North Carolina State University (NCSU) Libraries recently debuted a free, web-based social media archives toolkit designed to help cultural heritage organizations develop social media collection strategies, gain knowledge of ways in which peer institutions are collecting similar content, understand current and potential uses of social media content by researchers, assess the legal and ethical implications of archiving this content, and develop techniques for enriching collections of social media content at minimal cost. Tools for building and enriching collections include NCSU’s Social Media Combine—which pre-assembles the open source Social Feed Manager, developed at George Washington University for Twitter data harvesting, and NCSU’s own open source Lentil program for Instagram—into a single package that can be deployed on Windows, OSX, and Linux computers.
Researchers at the Syracuse University School of Information Studies (iSchool) are using the open-source Social Media Tracker, Analyzer, and Collector Toolkit at Syracuse (STACKS) to collect and analyze social media posts and traffic related to the 2016 presidential candidates as part of an interdisciplinary digital politics project, according to a campus publication.
Feats of athleticism and a chance to bond over the thrill of victory and the agony of defeat—looking at you, fellow Cubs fans—are great and all, but let’s face it: the most fun part of any sporting event is the chance to heckle your friends rooting for the opposing team. Need proof? Observe the latest round of Twitter Trash Talk between librarians in Kansas City and New York as the Royals and Mets face off in the World Series.
Changes to platforms we use regularly are always slightly traumatic, as we invariably discover when we roll out a new library website and the complaints begin, or we find out a database interface has changed radically the day we’re introducing it to students. Platform changes are even more distressing when they are sites to which we contribute content. By creating social circles and sharing information on websites, we often forget they belong to other people who have values and motivations different from ours.
Are you an online adventurer, curator, amplifier, or something else? Learn about the 12 online personas, and tell us who you are in an online poll.
If you’re reading this, I’m sure you’re already aware how important Twitter is to libraries. 32 percent of Internet users are on the platform, but more importantly, they’re OUR type of Internet users! There is a strong overlap in the kinds of people who use libraries (or would do if they knew what we offered) and the kinds of people who tweet. And unlike some other social media, Twitter users are receptive to interacting with libraries on this platform.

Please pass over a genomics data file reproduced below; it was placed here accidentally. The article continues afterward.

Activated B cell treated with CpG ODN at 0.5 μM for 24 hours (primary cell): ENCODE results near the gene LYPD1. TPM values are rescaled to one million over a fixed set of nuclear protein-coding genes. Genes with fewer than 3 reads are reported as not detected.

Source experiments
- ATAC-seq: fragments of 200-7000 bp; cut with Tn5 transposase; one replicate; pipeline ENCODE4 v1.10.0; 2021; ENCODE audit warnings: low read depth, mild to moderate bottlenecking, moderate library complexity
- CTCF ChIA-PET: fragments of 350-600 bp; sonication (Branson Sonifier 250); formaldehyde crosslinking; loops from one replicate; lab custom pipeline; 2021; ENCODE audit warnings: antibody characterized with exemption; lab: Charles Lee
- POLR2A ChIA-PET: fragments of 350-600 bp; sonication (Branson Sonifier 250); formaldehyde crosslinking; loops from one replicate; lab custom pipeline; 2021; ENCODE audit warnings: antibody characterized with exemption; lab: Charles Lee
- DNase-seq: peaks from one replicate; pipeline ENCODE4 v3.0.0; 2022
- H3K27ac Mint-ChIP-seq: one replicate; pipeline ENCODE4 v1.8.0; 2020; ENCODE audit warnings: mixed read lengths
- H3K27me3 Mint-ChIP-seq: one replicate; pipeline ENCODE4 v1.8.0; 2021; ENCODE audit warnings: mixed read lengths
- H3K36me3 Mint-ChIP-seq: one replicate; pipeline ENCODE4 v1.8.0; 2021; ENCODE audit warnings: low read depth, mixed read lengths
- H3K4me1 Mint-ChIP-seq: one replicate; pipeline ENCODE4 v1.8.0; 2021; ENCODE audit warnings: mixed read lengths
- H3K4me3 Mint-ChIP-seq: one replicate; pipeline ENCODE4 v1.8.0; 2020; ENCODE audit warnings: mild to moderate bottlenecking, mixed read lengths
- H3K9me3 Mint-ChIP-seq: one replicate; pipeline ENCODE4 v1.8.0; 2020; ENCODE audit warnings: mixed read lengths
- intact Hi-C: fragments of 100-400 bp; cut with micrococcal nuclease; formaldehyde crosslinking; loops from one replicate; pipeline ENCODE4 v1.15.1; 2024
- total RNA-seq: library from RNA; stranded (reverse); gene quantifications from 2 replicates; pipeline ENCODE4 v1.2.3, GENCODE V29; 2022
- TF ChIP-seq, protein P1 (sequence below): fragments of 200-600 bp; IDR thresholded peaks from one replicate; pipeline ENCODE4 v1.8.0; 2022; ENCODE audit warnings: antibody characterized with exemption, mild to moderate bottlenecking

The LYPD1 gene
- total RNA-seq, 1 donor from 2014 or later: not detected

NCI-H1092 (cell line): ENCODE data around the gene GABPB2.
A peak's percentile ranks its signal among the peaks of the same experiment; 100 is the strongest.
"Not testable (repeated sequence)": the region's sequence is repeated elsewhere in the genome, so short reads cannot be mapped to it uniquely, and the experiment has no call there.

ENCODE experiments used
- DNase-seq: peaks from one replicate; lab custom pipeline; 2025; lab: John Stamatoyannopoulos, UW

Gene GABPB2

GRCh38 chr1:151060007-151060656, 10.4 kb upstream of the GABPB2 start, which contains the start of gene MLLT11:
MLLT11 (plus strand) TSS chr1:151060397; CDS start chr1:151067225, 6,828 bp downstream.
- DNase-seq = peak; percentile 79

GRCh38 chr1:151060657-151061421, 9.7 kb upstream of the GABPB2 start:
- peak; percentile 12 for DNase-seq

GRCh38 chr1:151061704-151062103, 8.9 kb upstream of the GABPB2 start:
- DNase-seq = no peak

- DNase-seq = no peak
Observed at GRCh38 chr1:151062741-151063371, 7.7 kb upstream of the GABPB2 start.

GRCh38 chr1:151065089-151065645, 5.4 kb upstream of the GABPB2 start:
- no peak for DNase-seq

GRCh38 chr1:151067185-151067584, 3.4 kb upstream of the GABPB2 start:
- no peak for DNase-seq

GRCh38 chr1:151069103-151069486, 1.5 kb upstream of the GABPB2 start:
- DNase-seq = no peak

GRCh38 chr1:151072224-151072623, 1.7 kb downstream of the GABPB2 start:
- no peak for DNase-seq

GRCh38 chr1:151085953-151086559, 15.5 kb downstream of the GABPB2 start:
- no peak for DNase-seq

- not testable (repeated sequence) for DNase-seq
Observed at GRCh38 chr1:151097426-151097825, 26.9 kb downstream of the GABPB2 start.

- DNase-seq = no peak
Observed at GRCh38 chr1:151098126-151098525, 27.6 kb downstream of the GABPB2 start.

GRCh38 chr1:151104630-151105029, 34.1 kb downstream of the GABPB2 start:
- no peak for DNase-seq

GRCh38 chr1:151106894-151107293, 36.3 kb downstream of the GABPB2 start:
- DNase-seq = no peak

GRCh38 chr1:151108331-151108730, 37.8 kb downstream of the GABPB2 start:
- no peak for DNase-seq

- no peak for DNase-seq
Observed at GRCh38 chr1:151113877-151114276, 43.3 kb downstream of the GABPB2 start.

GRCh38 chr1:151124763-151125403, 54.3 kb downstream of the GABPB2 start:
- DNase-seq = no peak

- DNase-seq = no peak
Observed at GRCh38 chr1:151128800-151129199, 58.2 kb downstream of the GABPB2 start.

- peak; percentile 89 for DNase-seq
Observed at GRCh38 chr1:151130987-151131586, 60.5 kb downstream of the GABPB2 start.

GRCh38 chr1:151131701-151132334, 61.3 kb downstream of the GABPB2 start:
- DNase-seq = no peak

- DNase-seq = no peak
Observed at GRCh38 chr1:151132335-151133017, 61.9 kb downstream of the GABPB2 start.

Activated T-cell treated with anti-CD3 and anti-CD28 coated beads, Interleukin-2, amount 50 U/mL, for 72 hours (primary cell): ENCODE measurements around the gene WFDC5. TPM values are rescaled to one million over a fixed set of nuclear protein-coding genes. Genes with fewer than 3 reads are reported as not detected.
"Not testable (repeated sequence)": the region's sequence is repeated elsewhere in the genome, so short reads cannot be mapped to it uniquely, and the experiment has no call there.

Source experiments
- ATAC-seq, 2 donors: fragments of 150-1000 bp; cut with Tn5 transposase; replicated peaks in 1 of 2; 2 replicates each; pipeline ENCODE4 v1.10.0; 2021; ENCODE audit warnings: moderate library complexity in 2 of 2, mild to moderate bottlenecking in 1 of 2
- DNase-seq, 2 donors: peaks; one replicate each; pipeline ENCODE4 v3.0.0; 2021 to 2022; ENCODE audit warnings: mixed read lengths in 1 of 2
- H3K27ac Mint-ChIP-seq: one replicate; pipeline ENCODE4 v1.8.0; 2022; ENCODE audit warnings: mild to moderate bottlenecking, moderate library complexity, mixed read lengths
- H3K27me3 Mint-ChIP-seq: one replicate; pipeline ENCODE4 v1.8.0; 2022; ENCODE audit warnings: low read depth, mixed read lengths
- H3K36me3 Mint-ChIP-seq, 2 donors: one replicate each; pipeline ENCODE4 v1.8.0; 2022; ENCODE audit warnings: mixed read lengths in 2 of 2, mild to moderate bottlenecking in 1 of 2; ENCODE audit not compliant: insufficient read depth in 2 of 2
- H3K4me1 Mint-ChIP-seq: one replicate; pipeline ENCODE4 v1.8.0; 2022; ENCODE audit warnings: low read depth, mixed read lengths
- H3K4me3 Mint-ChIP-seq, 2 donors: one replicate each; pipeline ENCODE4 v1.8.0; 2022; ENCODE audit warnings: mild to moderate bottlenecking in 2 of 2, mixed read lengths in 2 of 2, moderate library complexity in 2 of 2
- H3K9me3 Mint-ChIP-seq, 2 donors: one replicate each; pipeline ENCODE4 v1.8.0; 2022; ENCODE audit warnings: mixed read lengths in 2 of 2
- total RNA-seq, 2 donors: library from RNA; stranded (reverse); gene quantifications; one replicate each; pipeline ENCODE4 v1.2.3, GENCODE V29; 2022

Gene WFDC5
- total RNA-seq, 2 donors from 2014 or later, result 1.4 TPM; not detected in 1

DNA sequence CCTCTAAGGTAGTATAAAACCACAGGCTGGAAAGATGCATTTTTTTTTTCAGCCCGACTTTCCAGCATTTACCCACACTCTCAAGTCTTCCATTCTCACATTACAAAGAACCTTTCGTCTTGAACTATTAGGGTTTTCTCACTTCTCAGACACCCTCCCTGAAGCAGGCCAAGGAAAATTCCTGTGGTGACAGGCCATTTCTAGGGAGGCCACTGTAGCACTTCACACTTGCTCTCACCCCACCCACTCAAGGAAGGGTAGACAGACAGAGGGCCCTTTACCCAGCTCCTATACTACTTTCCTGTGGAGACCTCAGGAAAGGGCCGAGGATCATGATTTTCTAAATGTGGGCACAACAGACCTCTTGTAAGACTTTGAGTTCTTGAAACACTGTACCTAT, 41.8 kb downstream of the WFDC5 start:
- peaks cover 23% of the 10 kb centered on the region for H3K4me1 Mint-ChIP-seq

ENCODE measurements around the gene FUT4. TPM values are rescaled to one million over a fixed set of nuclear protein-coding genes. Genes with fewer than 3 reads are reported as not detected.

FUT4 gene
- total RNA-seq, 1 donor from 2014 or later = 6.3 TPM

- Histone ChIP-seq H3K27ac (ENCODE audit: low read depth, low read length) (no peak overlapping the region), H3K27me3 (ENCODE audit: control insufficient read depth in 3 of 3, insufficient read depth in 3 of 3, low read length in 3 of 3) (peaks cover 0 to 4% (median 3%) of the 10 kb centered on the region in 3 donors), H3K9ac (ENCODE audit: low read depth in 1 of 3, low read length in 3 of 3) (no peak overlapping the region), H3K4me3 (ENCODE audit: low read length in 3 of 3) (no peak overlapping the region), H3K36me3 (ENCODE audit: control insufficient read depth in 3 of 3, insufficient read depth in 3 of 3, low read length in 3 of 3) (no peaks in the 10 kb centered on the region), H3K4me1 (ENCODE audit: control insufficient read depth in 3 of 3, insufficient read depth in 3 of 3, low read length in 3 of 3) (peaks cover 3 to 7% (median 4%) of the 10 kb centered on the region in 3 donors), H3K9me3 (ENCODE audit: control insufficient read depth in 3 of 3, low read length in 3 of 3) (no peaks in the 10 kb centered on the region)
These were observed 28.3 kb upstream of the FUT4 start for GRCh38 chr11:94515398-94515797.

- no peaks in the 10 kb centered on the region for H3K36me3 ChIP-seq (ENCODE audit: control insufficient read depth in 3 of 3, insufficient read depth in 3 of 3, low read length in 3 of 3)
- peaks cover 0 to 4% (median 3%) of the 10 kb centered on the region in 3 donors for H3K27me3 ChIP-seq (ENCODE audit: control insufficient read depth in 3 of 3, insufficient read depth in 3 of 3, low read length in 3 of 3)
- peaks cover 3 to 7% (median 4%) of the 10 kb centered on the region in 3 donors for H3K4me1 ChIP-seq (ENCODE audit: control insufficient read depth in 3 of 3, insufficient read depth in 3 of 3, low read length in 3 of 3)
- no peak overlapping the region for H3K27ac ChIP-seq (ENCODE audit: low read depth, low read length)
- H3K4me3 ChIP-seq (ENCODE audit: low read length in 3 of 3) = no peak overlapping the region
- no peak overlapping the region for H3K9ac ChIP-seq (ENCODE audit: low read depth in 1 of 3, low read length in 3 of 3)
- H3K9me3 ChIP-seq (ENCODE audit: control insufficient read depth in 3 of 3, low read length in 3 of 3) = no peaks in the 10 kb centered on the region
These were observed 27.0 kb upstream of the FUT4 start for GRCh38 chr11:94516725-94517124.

Tuesday June 18, 2013, 2:00-3:00 PM ET How does social media impact on our view of dictionaries and the development of the English language? In this webcast, a dictionary editor, a reviewer from Library Journal, and a linguist, lexicographer, and language columnist come together to discuss and debate the topic This archive is no longer available
As part the library’s efforts to raise awareness about poetry leading up to National Poetry Month in April, NYPL is encouraging aspiring poets to “follow @NYPL on Twitter, and submit three poetic Tweets in English as public posts on your Twitter stream between March 1 and 10, 2013.”
The Library of Congress Posts Update and Releases Report About What’s Going On With Their Twitter Archive
Update Digital Preservation expert and Founder of LOCKSS, Dr. David Rosenthal offer some analysis of the amount of data the archive contains. Hat Tip: @lorcand — The Library of Congress is out with a blog post and white paper (embedded below) that provides info about the complete archive of tweets that Twitter donated to The […]
In a crowded field, both students and practitioners can benefit from careful consideration of what it means to be a professional in libraries in 2012. In a market where one library job may have 200 applicants, how do you set yourself apart?